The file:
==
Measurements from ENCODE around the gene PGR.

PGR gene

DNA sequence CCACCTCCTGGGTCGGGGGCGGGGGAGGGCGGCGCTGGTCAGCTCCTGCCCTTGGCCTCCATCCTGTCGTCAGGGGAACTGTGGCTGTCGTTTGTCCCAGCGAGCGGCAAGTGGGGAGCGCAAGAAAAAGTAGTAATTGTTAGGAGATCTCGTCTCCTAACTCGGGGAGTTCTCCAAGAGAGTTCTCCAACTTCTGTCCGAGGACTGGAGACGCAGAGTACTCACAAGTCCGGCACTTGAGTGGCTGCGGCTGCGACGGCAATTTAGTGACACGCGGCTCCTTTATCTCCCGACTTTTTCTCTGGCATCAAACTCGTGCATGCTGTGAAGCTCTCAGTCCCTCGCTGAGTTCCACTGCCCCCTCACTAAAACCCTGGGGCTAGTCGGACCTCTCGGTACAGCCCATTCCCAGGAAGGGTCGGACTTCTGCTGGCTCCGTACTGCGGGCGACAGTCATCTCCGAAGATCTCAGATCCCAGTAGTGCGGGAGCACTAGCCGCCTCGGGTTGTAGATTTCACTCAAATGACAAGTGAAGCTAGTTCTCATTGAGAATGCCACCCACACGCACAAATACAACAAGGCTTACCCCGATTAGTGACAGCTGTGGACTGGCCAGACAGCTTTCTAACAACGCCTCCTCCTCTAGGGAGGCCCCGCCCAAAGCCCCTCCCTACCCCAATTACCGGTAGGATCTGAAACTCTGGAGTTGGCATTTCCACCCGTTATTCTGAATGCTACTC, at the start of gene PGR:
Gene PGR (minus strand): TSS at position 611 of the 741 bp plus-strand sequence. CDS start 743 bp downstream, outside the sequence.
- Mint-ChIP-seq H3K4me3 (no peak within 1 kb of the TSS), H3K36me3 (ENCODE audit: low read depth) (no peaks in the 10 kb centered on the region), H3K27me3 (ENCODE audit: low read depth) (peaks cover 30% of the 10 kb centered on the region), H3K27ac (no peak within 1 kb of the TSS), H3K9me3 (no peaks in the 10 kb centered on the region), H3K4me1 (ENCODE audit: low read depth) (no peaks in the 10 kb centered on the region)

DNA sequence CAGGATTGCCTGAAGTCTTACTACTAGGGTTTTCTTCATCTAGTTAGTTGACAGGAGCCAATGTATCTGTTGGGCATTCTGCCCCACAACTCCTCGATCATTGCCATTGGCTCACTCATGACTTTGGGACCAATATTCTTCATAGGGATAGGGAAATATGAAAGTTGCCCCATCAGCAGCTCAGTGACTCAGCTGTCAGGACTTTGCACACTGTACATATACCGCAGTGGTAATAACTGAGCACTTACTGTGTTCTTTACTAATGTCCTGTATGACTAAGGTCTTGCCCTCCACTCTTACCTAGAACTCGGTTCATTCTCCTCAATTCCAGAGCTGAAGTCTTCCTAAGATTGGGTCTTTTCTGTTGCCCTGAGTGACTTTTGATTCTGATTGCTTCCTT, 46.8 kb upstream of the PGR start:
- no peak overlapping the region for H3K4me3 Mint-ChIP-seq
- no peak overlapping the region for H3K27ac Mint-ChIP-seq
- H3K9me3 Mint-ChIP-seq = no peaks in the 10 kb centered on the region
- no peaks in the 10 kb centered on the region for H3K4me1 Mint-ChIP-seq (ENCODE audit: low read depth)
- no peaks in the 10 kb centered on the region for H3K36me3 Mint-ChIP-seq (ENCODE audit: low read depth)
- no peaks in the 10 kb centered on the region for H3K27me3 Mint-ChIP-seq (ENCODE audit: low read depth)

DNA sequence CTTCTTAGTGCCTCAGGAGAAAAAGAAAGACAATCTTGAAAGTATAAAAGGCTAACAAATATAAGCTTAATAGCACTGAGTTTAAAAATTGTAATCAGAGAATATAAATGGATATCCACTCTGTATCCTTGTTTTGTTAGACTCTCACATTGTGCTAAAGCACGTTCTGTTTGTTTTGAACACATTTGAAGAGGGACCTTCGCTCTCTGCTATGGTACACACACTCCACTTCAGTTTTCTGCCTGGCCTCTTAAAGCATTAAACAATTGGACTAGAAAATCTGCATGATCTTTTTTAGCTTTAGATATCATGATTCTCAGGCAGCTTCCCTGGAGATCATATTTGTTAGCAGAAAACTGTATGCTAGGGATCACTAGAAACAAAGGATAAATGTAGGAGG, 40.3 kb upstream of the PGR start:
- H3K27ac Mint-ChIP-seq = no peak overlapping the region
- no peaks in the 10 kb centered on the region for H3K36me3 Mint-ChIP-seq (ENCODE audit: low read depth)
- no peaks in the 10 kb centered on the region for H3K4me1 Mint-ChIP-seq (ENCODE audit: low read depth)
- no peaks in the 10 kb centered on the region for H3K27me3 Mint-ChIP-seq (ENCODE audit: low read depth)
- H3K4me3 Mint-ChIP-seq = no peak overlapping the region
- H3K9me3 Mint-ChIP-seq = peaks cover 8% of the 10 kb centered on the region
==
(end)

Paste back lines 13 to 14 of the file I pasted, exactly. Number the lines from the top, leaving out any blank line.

DNA sequence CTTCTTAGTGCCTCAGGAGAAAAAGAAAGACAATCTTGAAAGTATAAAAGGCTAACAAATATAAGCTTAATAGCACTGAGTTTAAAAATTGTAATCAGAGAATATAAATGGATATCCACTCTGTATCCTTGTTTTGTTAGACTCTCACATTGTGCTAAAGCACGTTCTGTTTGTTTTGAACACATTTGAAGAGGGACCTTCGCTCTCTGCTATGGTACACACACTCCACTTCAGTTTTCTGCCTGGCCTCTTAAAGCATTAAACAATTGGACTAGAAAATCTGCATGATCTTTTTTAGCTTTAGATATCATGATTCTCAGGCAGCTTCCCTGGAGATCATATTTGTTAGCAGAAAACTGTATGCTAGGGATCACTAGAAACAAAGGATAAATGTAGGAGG, 40.3 kb upstream of the PGR start:
- H3K27ac Mint-ChIP-seq = no peak overlapping the region